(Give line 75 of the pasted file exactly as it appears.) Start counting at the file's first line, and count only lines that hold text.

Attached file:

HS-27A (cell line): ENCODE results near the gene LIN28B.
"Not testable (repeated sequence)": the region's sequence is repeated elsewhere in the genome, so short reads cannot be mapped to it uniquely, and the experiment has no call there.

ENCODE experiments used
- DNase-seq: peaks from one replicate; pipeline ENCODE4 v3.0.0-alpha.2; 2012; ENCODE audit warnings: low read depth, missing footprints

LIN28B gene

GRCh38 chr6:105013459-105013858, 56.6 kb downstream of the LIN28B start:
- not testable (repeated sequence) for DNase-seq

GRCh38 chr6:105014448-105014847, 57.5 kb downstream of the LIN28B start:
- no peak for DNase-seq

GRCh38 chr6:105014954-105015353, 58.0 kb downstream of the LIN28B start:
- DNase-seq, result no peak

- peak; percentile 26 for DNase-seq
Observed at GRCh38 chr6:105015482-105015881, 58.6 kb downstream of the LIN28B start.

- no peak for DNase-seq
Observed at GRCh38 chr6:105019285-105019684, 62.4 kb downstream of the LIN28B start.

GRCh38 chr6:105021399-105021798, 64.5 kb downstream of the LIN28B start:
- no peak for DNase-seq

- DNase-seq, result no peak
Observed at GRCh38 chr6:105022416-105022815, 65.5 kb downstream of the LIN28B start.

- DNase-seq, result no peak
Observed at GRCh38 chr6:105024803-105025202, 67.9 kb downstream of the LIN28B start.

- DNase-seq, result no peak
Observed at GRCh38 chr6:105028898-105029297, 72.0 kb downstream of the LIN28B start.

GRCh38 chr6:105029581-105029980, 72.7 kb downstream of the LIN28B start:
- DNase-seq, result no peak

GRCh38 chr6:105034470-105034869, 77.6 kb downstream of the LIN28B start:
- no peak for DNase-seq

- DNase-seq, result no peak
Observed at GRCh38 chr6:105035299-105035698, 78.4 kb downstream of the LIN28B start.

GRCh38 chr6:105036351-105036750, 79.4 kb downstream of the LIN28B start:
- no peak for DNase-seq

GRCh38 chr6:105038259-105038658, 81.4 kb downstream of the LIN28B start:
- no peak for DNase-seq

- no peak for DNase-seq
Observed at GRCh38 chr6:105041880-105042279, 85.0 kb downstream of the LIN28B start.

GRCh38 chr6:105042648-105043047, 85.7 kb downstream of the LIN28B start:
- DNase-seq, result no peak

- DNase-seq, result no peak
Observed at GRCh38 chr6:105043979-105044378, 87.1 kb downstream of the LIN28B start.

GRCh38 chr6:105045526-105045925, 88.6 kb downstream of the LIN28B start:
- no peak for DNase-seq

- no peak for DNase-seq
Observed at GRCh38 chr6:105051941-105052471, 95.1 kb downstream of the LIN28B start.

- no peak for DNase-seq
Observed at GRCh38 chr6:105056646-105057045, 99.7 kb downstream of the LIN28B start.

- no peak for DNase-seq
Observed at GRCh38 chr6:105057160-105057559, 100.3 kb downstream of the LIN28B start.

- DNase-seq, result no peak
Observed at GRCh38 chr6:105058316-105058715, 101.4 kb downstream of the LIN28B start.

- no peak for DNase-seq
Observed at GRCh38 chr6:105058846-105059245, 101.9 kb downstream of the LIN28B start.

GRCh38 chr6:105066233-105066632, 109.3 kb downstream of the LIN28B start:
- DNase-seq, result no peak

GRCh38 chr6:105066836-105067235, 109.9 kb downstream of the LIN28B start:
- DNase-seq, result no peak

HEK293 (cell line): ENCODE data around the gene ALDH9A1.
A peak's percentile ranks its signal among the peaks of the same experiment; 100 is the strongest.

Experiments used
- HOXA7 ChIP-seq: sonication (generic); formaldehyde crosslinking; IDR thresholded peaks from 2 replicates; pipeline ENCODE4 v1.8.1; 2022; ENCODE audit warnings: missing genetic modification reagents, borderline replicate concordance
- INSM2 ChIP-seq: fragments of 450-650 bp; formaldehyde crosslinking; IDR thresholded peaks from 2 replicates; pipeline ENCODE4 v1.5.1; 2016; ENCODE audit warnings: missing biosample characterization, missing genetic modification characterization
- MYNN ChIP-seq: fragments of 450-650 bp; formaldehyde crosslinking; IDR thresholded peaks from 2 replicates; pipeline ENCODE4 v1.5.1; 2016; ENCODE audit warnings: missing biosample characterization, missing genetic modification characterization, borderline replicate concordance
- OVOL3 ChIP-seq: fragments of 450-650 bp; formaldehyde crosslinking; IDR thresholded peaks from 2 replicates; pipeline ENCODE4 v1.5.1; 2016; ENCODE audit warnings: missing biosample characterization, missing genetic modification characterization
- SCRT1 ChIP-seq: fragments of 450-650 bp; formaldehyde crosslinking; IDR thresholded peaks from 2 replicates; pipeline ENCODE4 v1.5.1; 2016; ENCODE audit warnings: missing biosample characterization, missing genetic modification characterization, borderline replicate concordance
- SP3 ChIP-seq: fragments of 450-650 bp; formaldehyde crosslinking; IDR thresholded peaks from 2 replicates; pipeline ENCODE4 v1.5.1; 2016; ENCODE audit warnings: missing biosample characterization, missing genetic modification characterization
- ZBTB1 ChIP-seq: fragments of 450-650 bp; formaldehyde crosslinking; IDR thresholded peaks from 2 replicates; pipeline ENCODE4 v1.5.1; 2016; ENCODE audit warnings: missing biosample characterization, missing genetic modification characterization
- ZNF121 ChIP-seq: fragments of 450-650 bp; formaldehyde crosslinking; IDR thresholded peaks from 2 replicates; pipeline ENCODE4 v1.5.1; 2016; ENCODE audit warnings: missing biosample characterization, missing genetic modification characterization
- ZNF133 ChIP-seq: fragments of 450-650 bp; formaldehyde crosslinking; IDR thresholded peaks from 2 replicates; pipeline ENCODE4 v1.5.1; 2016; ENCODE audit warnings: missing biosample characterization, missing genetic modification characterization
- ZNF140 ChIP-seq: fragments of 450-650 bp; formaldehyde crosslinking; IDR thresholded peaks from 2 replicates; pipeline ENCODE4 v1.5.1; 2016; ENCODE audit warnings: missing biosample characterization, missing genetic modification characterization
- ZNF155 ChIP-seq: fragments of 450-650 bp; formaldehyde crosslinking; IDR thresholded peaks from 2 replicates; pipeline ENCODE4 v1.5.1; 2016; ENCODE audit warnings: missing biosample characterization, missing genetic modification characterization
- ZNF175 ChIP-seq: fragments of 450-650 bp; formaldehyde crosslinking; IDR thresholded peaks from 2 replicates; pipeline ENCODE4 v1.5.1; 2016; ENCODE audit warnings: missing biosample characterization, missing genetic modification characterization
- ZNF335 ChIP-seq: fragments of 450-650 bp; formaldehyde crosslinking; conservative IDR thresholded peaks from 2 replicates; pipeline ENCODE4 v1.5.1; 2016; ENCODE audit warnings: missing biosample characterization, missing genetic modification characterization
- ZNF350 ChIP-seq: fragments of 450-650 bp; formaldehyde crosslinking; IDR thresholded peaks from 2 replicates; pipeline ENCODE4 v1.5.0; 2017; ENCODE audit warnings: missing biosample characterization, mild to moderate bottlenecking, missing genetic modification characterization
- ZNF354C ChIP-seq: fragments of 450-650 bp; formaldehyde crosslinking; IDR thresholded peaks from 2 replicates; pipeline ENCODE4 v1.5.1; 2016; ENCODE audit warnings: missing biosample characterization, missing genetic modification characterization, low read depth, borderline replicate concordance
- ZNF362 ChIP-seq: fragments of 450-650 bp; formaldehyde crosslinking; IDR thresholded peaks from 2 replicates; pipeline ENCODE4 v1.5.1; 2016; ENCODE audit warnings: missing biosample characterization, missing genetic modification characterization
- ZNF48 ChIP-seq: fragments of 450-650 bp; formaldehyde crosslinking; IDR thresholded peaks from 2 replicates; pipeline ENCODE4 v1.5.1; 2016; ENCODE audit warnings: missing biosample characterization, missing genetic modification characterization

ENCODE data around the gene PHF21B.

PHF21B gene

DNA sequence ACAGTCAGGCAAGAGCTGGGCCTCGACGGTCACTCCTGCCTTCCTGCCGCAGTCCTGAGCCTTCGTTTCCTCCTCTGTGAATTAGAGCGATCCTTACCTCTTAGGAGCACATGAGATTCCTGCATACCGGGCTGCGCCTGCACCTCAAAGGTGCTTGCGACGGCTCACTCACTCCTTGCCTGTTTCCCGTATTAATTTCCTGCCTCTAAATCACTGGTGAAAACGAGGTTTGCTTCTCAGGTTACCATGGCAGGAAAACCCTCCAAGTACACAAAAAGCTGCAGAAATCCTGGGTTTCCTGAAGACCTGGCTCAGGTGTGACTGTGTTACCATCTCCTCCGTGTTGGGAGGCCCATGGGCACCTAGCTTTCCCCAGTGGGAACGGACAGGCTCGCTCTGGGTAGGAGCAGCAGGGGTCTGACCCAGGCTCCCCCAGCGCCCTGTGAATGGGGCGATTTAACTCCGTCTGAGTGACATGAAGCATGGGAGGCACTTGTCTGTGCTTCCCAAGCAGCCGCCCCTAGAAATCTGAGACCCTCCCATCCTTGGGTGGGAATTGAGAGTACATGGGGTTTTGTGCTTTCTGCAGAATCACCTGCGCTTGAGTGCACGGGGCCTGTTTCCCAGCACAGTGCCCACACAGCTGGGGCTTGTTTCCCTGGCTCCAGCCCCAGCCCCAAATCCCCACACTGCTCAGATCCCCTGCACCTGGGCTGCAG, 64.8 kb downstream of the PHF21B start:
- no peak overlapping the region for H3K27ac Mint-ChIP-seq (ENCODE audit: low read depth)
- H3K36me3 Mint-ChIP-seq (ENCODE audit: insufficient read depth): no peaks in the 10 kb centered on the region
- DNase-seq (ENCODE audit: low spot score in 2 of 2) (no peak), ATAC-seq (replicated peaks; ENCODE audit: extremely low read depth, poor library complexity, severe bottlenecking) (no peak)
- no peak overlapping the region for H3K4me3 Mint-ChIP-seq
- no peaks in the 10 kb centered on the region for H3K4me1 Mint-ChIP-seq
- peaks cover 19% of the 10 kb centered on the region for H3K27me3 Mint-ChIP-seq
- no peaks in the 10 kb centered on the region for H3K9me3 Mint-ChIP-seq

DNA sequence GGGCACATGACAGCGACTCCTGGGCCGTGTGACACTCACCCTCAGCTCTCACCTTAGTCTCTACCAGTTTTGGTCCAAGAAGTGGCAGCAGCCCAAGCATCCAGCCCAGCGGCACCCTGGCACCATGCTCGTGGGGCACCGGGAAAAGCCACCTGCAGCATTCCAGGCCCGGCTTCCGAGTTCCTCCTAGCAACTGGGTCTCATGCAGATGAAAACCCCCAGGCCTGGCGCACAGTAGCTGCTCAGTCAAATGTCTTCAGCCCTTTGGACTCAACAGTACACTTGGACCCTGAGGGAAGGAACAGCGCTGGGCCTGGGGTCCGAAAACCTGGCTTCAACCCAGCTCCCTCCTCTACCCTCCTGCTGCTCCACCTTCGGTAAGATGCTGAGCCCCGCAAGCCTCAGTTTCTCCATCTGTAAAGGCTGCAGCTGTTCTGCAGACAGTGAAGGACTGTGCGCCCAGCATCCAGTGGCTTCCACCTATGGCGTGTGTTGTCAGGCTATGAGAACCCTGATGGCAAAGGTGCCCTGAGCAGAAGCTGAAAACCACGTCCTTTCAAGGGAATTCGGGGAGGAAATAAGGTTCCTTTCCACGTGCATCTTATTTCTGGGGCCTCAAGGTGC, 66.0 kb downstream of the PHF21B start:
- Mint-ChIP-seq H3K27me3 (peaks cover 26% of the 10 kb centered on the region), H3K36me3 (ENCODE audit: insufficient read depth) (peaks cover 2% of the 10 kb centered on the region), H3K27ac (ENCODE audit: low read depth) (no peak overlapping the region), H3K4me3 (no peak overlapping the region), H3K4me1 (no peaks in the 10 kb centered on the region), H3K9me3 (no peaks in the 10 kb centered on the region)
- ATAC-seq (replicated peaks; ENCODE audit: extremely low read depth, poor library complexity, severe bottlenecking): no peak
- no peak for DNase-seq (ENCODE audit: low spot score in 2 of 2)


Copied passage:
- ZNF48 ChIP-seq: fragments of 450-650 bp; formaldehyde crosslinking; IDR thresholded peaks from 2 replicates; pipeline ENCODE4 v1.5.1; 2016; ENCODE audit warnings: missing biosample characterization, missing genetic modification characterization